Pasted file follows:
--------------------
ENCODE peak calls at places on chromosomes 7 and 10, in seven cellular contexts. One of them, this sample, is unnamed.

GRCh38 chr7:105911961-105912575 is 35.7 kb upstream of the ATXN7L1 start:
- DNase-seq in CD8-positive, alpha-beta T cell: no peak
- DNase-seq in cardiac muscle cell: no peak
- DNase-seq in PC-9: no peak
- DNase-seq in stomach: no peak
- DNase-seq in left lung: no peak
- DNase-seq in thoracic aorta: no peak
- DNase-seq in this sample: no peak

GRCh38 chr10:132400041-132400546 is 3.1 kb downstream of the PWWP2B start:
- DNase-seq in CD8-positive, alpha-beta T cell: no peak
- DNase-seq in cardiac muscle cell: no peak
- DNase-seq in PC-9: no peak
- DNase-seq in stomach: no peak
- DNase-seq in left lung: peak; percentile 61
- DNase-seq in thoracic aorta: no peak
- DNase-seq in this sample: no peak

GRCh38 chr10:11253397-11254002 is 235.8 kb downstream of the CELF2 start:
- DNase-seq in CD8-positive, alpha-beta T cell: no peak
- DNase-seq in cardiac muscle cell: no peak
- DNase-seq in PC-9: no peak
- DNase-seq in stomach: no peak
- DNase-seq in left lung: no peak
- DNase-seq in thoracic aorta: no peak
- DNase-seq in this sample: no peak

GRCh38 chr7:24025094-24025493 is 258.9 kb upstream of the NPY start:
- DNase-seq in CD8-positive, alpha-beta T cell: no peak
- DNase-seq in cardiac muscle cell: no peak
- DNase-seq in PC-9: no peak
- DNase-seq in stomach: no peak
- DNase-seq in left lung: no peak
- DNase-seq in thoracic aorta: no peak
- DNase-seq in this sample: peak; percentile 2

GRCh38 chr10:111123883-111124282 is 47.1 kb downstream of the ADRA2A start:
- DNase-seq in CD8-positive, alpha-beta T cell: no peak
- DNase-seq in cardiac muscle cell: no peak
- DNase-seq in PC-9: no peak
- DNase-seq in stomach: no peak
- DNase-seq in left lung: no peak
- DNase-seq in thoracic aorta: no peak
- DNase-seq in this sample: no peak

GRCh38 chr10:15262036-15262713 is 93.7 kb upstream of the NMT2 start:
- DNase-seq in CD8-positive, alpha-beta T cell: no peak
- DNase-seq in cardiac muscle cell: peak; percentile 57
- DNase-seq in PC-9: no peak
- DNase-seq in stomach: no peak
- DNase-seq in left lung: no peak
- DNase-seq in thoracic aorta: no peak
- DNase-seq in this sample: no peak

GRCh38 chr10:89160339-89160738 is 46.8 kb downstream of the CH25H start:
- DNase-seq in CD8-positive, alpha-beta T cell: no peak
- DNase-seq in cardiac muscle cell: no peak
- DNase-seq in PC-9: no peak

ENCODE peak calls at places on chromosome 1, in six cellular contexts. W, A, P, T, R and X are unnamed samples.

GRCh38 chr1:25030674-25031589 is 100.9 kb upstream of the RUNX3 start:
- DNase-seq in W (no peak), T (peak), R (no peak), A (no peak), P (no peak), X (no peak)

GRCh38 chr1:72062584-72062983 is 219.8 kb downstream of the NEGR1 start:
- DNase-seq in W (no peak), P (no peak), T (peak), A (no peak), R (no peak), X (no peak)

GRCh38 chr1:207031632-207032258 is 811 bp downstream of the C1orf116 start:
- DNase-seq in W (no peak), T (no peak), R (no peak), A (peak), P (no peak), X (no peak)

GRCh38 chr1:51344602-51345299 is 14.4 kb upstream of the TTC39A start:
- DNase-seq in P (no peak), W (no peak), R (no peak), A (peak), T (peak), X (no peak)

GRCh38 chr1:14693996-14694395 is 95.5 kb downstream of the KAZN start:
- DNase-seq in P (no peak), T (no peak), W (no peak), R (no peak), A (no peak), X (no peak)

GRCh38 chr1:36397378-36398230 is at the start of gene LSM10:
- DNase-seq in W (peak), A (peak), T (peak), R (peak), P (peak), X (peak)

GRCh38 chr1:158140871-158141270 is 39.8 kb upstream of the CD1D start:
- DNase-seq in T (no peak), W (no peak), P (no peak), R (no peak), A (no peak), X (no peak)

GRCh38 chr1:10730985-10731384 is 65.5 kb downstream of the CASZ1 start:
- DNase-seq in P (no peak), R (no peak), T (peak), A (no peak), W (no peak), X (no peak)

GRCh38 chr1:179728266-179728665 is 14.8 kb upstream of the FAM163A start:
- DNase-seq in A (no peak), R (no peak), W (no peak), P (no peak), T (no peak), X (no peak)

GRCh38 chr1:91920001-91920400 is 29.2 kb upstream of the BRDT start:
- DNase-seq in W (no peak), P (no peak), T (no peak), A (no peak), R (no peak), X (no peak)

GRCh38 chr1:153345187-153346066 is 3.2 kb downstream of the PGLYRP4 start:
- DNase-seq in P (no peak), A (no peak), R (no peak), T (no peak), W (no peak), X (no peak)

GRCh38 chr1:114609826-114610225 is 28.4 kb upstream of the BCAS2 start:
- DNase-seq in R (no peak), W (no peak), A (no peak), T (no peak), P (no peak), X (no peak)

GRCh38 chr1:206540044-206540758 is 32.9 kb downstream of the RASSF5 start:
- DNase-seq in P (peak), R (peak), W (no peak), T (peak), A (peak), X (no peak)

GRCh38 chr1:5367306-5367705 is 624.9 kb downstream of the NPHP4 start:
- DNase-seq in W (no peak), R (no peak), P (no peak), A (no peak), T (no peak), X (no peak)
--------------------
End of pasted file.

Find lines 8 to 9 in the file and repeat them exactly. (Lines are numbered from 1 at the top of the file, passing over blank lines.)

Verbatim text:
- DNase-seq in thoracic aorta: no peak
- DNase-seq in this sample: no peak